Uncertainty has put the country on edge. Former presidential candidates across the political spectrum have thrown their support behind Lula for the sake of “democracy.” In August, thousands of Brazilians gathered at the University of São Paulo’s law school, site of an anti-dictatorship protest in 1977, to rally for the rule of law. Activists drafted a new “manifesto” decrying the risk of a break with democracy.
“We’ve been through a hard time, very polarized, just like in the US,” said one of the “manifesto” authors, Thiago Pinheiro Lima, a public prosecutor who works with election authorities. “We want to avoid an episode such as the Capitol invasion.”
“I’m afraid,” he added. “We have a fragile democracy, and we have been under strong and aggressive rhetoric of discrediting the institutions and the voting process for several years now. This makes us fear institutional rupture.”
Bolsonaro, who often speaks in contradictions, has sought both to reassure and to threaten.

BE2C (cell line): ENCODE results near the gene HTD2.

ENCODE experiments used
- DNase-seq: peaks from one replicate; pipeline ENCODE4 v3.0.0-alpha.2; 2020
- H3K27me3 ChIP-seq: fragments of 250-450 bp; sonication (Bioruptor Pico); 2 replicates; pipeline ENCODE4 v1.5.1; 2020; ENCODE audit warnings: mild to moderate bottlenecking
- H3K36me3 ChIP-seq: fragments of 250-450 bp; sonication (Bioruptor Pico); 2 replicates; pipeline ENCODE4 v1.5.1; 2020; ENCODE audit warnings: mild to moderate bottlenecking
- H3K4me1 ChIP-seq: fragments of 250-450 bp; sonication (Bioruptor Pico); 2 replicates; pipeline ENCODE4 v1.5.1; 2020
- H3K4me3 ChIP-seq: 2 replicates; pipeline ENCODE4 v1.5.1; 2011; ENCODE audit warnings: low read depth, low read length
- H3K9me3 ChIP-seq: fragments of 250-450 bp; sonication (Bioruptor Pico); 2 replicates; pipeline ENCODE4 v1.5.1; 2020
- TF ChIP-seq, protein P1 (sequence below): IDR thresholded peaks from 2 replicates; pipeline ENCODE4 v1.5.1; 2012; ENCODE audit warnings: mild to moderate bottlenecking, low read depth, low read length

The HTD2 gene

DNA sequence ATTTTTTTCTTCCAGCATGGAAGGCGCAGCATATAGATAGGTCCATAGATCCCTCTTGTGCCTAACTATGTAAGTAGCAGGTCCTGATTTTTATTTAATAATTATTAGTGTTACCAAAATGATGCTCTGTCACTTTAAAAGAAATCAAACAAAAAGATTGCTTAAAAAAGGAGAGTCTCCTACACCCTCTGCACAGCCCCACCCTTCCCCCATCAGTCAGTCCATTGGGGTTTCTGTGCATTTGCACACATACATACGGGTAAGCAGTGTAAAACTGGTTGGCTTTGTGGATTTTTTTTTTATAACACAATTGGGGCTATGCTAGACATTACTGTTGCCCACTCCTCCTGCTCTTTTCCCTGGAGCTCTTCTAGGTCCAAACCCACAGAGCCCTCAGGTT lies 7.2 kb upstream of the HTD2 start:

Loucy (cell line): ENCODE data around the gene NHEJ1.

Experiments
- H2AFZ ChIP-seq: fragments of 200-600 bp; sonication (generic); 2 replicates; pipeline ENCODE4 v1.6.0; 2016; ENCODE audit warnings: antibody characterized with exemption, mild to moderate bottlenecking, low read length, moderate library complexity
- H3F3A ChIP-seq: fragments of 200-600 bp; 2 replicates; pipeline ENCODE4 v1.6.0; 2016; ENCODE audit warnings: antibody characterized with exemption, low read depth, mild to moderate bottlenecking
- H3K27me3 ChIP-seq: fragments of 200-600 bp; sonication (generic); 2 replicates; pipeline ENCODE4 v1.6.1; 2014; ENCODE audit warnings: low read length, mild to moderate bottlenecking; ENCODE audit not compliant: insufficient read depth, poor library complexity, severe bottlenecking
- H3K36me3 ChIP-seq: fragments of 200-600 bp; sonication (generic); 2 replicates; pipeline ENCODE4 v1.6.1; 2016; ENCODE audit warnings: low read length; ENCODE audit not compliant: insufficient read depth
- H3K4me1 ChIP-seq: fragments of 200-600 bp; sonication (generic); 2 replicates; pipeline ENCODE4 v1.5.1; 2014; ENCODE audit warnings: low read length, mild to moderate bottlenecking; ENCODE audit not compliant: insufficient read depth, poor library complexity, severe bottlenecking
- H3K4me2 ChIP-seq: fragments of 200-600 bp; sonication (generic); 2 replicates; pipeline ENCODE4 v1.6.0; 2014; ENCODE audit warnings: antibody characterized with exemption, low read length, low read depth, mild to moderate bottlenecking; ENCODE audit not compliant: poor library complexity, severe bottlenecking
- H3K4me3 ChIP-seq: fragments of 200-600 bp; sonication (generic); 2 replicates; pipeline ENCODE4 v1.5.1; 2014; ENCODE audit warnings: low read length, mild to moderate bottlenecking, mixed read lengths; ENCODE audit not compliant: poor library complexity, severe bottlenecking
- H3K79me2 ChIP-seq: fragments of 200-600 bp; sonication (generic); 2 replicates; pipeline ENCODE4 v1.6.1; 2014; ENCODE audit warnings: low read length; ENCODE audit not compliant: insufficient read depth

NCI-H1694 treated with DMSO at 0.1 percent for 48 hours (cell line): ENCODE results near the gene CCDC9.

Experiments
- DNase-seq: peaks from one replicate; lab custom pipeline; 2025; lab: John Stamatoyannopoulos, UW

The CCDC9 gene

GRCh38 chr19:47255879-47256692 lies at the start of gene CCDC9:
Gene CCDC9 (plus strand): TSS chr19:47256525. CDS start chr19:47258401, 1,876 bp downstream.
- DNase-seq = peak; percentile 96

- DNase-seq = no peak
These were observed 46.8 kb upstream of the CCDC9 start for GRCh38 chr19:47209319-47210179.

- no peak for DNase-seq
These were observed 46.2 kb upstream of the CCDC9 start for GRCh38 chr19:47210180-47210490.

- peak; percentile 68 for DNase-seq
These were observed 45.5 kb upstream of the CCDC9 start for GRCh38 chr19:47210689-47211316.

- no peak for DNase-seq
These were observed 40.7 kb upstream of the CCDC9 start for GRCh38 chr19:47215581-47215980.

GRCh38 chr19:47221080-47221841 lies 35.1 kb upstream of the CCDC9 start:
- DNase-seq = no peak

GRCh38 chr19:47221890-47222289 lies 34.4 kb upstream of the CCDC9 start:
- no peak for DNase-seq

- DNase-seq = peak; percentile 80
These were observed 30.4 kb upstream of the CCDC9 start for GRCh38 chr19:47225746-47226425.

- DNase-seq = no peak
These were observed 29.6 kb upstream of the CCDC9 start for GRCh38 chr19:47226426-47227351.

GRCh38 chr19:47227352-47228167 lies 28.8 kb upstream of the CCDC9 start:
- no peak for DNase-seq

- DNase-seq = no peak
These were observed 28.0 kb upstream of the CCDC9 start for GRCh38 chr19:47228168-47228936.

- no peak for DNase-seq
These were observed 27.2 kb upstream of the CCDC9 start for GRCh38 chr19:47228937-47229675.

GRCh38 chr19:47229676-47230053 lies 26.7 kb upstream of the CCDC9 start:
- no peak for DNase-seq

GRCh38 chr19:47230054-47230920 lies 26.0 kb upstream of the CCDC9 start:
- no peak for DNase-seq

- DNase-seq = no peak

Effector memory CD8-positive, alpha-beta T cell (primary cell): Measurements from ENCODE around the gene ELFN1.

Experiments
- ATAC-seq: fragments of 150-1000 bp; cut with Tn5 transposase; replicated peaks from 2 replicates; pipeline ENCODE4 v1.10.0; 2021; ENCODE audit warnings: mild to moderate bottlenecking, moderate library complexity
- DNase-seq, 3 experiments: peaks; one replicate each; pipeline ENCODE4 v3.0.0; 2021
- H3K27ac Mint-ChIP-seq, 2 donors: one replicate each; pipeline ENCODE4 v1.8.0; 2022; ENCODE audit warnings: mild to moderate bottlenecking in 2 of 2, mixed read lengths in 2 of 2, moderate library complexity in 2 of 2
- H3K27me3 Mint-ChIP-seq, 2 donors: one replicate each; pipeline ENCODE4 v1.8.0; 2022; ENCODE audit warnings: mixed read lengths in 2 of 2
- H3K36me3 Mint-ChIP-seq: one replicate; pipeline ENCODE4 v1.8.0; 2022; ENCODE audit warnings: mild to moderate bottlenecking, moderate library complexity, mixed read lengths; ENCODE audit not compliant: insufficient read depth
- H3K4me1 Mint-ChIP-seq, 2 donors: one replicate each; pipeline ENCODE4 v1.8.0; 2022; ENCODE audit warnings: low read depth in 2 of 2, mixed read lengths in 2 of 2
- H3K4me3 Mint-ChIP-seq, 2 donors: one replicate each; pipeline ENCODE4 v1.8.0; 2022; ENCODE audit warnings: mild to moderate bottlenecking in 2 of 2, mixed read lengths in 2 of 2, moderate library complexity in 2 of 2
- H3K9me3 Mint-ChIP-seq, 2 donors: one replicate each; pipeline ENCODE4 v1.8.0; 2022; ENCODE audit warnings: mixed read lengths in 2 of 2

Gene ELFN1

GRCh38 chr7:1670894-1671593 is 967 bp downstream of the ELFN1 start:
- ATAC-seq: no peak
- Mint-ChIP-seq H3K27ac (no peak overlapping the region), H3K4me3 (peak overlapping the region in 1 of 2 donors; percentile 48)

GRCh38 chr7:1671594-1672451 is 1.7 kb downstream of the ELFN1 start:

“If it is God’s will, I will continue,” he said in an interview with a pool of evangelical podcasters this month. “If it is not, we will pass on the sash, and I will retire, because at my age I have nothing more to do here on Earth.” Five days later, he had a very different message, telling a TV reporter during a visit to London for the funeral of Queen Elizabeth II that “if I get less than 60 percent of the vote, something abnormal has happened.”
Some analysts caution that a loss for Bolsonaro should not be read as an endorsement of democracy but rather the rejection of a leader who did not deliver and has left the country with stingingly high inflation and a poverty rate roughly unchanged since the day he took office.
“This is not about democracy; it’s about the economy,” said the Brazilian political analyst Matias Spektor, a visiting fellow at Princeton University. “It’s because Bolsonaro failed.”